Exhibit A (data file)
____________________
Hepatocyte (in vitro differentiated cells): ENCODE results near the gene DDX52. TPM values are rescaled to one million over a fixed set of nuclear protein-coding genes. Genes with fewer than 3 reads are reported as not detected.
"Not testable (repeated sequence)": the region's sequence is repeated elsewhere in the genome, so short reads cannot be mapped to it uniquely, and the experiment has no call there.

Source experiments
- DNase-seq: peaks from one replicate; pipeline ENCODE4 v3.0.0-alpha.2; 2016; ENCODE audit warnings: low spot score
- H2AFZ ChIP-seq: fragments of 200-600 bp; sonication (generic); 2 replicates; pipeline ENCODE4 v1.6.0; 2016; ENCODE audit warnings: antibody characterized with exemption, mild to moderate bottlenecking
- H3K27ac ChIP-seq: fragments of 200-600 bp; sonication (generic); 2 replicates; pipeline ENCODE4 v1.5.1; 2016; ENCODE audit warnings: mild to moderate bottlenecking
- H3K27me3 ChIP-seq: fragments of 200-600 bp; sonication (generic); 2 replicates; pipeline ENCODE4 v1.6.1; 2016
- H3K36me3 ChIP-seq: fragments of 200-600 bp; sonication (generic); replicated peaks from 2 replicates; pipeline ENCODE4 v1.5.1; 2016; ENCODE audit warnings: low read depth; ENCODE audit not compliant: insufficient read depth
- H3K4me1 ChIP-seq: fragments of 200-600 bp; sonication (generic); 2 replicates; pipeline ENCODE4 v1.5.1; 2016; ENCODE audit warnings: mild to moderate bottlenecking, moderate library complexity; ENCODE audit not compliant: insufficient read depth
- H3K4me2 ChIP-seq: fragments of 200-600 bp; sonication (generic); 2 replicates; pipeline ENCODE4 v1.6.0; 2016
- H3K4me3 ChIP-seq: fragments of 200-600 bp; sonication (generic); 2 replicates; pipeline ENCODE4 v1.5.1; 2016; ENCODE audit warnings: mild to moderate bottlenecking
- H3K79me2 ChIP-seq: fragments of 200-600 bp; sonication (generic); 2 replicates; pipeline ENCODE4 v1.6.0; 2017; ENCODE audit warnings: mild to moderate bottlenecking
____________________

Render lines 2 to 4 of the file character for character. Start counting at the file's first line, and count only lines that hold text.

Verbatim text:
"Not testable (repeated sequence)": the region's sequence is repeated elsewhere in the genome, so short reads cannot be mapped to it uniquely, and the experiment has no call there.

Source experiments
- DNase-seq: peaks from one replicate; pipeline ENCODE4 v3.0.0-alpha.2; 2016; ENCODE audit warnings: low spot score